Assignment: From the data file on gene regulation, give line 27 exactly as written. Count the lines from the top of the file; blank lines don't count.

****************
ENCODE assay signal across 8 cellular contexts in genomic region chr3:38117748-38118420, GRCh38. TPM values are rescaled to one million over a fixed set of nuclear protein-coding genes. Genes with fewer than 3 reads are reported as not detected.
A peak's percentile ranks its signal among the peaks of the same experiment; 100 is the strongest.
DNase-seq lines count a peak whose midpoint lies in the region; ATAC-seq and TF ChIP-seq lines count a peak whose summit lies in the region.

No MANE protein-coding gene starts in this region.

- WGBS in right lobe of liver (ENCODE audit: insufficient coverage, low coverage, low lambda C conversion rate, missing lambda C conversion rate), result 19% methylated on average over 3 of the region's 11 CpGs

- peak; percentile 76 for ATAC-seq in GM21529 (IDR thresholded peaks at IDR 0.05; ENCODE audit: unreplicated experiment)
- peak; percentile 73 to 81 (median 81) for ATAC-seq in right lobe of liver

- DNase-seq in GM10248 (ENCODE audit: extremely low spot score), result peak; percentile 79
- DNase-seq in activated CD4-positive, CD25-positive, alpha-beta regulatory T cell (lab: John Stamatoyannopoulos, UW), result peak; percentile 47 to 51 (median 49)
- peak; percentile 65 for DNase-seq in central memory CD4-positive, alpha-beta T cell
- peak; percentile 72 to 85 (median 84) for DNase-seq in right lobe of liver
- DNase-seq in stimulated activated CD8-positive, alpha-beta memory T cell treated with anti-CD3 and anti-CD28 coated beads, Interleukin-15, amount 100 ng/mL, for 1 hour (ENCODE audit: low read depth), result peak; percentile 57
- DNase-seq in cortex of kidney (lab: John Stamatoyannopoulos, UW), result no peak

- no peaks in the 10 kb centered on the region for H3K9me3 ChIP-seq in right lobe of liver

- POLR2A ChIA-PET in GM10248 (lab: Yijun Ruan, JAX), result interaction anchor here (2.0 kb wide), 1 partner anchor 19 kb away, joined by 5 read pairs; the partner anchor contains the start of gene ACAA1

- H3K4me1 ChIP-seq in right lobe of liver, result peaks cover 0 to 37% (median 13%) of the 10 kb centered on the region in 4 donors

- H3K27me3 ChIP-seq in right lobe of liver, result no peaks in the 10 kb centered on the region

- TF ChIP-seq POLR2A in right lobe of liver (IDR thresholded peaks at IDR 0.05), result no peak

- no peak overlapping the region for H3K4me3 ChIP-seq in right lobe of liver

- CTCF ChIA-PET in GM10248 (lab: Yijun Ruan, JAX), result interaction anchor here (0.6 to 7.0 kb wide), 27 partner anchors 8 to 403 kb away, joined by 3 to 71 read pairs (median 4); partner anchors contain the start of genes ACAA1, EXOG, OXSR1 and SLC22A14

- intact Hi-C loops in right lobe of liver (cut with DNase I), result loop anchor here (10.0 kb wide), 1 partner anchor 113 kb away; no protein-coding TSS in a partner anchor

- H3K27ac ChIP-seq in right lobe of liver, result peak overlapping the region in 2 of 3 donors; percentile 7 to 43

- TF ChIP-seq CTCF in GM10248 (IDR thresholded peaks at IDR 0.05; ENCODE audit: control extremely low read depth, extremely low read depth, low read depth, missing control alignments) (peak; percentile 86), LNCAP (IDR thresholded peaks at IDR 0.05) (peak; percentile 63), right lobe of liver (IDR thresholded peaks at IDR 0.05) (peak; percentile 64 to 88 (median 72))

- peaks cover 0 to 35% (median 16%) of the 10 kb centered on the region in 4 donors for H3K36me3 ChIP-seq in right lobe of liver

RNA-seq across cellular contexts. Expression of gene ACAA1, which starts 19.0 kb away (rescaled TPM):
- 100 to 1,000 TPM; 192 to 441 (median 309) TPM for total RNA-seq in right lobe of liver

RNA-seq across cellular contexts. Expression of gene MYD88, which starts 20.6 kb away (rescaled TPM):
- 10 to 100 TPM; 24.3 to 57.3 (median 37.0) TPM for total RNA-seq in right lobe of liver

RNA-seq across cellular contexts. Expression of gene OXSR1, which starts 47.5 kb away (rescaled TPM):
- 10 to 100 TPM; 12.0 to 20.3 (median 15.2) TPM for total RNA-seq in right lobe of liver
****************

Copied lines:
RNA-seq across cellular contexts. Expression of gene MYD88, which starts 20.6 kb away (rescaled TPM):